Too Much Planning?

This morning’s Daily Progress featured a column by George Will mentioned Friedrich Hayek’s description of the “Fatal Conceit” – the idea that government can know the future’s possibilities and can and should control the future’s agenda.

Considering Hayek’s position and the high level of planning in Albemarle County – with 50 planning commission meetings annually and 22 Entrance Corridors regulated by the Architectural Review Board – raises the question, can there be such a thing as too much planning? 

If one multifaceted governmental review of a proposal is good, shouldn’t ten make the proposal ten times better?  Or, is there a point of diminishing return on time (and tax dollars)? 

On May 21, 2008, The Albemarle County Board of Supervisors, Planning Commission, and Architectural Review Board held their first joint meeting since 2005.  The meeting, in part, was a reply from the Development Review Task Force report created to evaluate the development approval process.

The majority of the meeting included presentations explaining the process and allowing staff to identify where potential time savings can be made. 

Staff was concerned about applicants who do not include all the items on the development submission checklist.  They explained that the checklist is provided as a guide but if an applicant turns in the application without everything they still must accept it.  One board member suggested writing an ordinance to require those items.  Another board member was concerned that if that was done the locality could not then ask for additional information.  This item, as with all others introduced at this meeting will be continued in a future meeting.

In one of the more interesting slides of the day, staff highlighted that many localities Albemarle County often compares itself to only hold Planning Commission meetings once a month.  Albemarle County Planning Commission meets once a week.  In addition to the considerable time commitment of Planning Commissioners, the staff time to prepare for a planning commission meeting is enormous.  One solution discussed was increasing the number of proposals that can be handled under administrative review (eroding Planning Commission/Board of Supervisors power).  Projects that are administratively approved require half the staff time of projects that go to the Planning Commission.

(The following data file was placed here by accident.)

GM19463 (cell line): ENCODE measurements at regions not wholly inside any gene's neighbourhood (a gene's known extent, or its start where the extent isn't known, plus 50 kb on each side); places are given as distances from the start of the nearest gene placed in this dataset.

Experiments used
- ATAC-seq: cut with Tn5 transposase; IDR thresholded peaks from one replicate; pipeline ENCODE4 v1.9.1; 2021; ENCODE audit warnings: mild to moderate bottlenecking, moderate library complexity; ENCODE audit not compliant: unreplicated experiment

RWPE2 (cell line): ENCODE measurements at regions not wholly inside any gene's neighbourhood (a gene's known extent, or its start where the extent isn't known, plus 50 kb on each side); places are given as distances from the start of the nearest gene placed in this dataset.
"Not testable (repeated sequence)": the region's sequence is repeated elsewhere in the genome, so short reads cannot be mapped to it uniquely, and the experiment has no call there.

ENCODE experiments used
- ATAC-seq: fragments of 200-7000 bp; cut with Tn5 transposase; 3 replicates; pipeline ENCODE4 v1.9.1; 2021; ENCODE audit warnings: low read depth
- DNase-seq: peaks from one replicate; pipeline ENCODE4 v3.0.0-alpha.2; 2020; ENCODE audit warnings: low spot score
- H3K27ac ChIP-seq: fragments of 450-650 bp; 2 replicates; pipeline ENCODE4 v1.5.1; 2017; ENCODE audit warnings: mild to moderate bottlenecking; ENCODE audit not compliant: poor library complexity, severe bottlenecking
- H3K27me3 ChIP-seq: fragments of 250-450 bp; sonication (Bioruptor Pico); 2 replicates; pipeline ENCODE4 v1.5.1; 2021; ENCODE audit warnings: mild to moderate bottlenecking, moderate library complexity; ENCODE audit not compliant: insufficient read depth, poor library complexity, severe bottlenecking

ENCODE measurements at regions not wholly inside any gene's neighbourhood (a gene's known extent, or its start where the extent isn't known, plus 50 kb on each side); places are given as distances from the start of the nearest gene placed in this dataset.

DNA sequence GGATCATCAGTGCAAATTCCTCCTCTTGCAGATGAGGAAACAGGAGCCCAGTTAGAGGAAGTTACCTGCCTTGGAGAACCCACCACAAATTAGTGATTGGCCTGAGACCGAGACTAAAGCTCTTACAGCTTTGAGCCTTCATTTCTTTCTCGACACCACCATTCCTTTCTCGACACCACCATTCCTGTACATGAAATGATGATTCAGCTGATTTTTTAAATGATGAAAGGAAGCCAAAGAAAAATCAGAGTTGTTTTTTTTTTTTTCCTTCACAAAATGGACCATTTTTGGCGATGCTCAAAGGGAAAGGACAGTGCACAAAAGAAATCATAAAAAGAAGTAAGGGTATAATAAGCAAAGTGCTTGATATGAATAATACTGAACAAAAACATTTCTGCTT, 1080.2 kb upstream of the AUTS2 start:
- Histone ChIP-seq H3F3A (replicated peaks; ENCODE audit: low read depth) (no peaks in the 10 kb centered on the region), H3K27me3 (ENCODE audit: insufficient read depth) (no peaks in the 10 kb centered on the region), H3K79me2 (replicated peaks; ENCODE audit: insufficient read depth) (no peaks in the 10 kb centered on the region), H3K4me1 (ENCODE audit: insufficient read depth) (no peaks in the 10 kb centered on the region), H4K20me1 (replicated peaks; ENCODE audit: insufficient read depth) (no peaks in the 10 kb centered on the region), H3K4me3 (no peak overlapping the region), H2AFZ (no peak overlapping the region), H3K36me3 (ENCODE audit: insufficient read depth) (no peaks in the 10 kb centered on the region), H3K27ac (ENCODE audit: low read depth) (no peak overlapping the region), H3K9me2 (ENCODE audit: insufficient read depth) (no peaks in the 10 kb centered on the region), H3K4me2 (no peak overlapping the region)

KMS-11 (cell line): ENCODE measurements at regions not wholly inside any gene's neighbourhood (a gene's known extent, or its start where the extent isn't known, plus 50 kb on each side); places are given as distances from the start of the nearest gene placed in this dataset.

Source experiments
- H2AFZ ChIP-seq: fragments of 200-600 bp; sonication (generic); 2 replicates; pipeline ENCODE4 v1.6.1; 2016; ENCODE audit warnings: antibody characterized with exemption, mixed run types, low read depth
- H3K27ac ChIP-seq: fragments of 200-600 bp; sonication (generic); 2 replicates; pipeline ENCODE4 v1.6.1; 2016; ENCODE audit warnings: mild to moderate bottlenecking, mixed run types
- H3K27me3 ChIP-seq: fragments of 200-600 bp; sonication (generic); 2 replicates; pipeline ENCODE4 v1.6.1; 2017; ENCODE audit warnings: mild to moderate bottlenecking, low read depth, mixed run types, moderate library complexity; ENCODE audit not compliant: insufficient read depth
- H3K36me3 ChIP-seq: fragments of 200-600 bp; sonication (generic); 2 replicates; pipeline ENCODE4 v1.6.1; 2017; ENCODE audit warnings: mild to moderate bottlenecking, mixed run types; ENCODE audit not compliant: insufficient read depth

After the staff presentations, Paul Wright of the Architectural Review Board presented a number of concerns the ARB has with the current processes.  These concerns included enforcement and an inability of the ARB under its current powers to control the skyline within the entrance corridors.

The resulting discussion changed the course of the meeting entirely.  Rather than looking for ways to streamline the development review process and improve public understanding, the members of the ARB pressed for more power.  In addition they expressed concerns that they were the last consulted regarding one of the County’s own projects Albemarle High School expansion.  One member of the ARB suggested they should be consulted on every building the County has an interest in.

Thus a meeting designated to discuss streamlining development approvals devolved into a conversation creating new time intensive initatives and possibly expanding ARB powers. 

The results of the meeting are more meetings to evaluate the ARB proposal and the staff proposals.

The ARB is an advisory board on matters in the entrance corridor overlay district to the Planning Commission and The Board of Supervisors.  The Free Enterprise Forum has previously expressed concern over the number of roadways that are now considered Entrance Corridors (22).  Not satisfied with expanding their powers geographically, The Free Enterprise Forum believes the ARB is accelerating toward expanding its “advisory” powers.  Such an expansion should be approached with great trepidation.

Again quoting Nobel Laurate Economist Friedrich Hayek,

“What our generation has forgotten is that the system of private property is the most important guarantee of freedom, not only for those who own property, but scarcely less for those who do not. It is only because the control of the means of production is divided among many people acting independently that nobody has complete power over us, that we as individuals can decide what to do with ourselves

We shall never prevent the abuse of power if we are not prepared to limit power in a way which occasionally may prevent its use for desirable purposes.” –The Road to Serfdom, 1944 



  1. I think having a long complicated and unclear process ultimately makes the situation worse for everyone. As an environmentalist, I see alot of value in setting clear guidlines that people either meet, or don’t. After all, how can I expect a developer to meet an environmental goal that isn’t openly stated? How can we provide incentives for people doing things the “right” way, when there’s no way for them to know if they’ll face just as many hurdles as everyone else?

    I’d like to see the checklist required, and a score attached to each section. Basically, then each project would be issued a “grade”. This would provide a level of objectivity that is currently lacking in the process. It would also result in a means of comparing different projects, and more uniform application of ordinances. If we then have issues with the way developers are developing, then we could adjust the checklist accordingly.

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